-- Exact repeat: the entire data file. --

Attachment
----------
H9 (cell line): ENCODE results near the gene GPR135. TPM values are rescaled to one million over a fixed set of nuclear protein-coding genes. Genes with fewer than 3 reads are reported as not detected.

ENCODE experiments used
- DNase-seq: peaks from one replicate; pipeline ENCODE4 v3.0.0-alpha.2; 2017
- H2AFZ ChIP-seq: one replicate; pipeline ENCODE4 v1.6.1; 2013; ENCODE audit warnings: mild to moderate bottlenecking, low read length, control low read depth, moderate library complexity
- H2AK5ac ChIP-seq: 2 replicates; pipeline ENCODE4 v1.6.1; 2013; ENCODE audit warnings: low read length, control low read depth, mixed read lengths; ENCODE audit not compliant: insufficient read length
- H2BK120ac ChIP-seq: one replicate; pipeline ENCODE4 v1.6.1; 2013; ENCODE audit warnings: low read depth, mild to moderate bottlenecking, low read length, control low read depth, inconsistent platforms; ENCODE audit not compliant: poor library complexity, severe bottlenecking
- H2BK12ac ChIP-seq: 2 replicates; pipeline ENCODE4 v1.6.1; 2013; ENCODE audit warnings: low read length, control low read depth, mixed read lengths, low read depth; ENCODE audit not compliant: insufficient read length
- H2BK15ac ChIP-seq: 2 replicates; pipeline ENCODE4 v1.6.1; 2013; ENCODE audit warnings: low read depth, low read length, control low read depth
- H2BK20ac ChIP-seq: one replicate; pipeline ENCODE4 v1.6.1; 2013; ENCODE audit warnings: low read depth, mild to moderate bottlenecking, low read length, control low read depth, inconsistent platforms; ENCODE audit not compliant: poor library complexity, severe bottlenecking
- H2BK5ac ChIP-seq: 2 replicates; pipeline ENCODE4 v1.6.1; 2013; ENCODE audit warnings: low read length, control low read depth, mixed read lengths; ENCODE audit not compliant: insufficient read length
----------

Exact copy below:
H9 (cell line): ENCODE results near the gene GPR135. TPM values are rescaled to one million over a fixed set of nuclear protein-coding genes. Genes with fewer than 3 reads are reported as not detected.

ENCODE experiments used
- DNase-seq: peaks from one replicate; pipeline ENCODE4 v3.0.0-alpha.2; 2017
- H2AFZ ChIP-seq: one replicate; pipeline ENCODE4 v1.6.1; 2013; ENCODE audit warnings: mild to moderate bottlenecking, low read length, control low read depth, moderate library complexity
- H2AK5ac ChIP-seq: 2 replicates; pipeline ENCODE4 v1.6.1; 2013; ENCODE audit warnings: low read length, control low read depth, mixed read lengths; ENCODE audit not compliant: insufficient read length
- H2BK120ac ChIP-seq: one replicate; pipeline ENCODE4 v1.6.1; 2013; ENCODE audit warnings: low read depth, mild to moderate bottlenecking, low read length, control low read depth, inconsistent platforms; ENCODE audit not compliant: poor library complexity, severe bottlenecking
- H2BK12ac ChIP-seq: 2 replicates; pipeline ENCODE4 v1.6.1; 2013; ENCODE audit warnings: low read length, control low read depth, mixed read lengths, low read depth; ENCODE audit not compliant: insufficient read length
- H2BK15ac ChIP-seq: 2 replicates; pipeline ENCODE4 v1.6.1; 2013; ENCODE audit warnings: low read depth, low read length, control low read depth
- H2BK20ac ChIP-seq: one replicate; pipeline ENCODE4 v1.6.1; 2013; ENCODE audit warnings: low read depth, mild to moderate bottlenecking, low read length, control low read depth, inconsistent platforms; ENCODE audit not compliant: poor library complexity, severe bottlenecking
- H2BK5ac ChIP-seq: 2 replicates; pipeline ENCODE4 v1.6.1; 2013; ENCODE audit warnings: low read length, control low read depth, mixed read lengths; ENCODE audit not compliant: insufficient read length